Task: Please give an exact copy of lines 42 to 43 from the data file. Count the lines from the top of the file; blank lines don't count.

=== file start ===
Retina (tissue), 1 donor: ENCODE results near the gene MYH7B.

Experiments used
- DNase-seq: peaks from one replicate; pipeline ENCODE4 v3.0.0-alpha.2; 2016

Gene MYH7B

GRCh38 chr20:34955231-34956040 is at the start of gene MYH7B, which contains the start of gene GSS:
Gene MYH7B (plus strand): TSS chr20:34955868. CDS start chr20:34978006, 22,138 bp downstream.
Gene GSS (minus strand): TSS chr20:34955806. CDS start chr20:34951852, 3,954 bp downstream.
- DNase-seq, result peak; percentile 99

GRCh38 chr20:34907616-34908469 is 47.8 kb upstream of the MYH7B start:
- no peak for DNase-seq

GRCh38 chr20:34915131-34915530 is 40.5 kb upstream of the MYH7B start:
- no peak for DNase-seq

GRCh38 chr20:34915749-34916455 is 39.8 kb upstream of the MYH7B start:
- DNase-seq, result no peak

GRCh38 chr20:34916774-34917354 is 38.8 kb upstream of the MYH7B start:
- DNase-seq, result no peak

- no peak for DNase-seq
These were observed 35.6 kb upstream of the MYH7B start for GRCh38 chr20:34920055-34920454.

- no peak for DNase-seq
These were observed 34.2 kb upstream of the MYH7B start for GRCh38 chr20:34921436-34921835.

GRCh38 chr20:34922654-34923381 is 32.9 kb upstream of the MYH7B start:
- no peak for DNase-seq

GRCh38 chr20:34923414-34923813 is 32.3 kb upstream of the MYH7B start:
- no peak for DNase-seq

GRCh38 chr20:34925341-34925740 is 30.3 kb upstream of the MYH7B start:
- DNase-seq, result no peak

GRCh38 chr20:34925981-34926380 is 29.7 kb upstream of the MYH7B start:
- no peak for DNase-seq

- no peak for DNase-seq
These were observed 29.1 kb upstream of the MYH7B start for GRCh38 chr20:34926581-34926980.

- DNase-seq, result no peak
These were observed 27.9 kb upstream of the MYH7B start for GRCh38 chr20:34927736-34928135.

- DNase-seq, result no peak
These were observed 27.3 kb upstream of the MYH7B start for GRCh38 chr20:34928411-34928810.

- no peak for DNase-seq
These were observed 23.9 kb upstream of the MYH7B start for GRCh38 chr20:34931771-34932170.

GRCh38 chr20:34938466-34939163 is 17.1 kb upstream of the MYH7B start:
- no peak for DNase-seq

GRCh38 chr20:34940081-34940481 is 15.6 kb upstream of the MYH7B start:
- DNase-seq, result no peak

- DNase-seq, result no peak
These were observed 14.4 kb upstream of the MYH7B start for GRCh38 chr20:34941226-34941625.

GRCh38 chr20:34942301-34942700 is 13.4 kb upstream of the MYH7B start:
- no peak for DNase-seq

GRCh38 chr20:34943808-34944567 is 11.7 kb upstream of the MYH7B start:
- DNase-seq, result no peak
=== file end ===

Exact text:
These were observed 14.4 kb upstream of the MYH7B start for GRCh38 chr20:34941226-34941625.

GRCh38 chr20:34942301-34942700 is 13.4 kb upstream of the MYH7B start: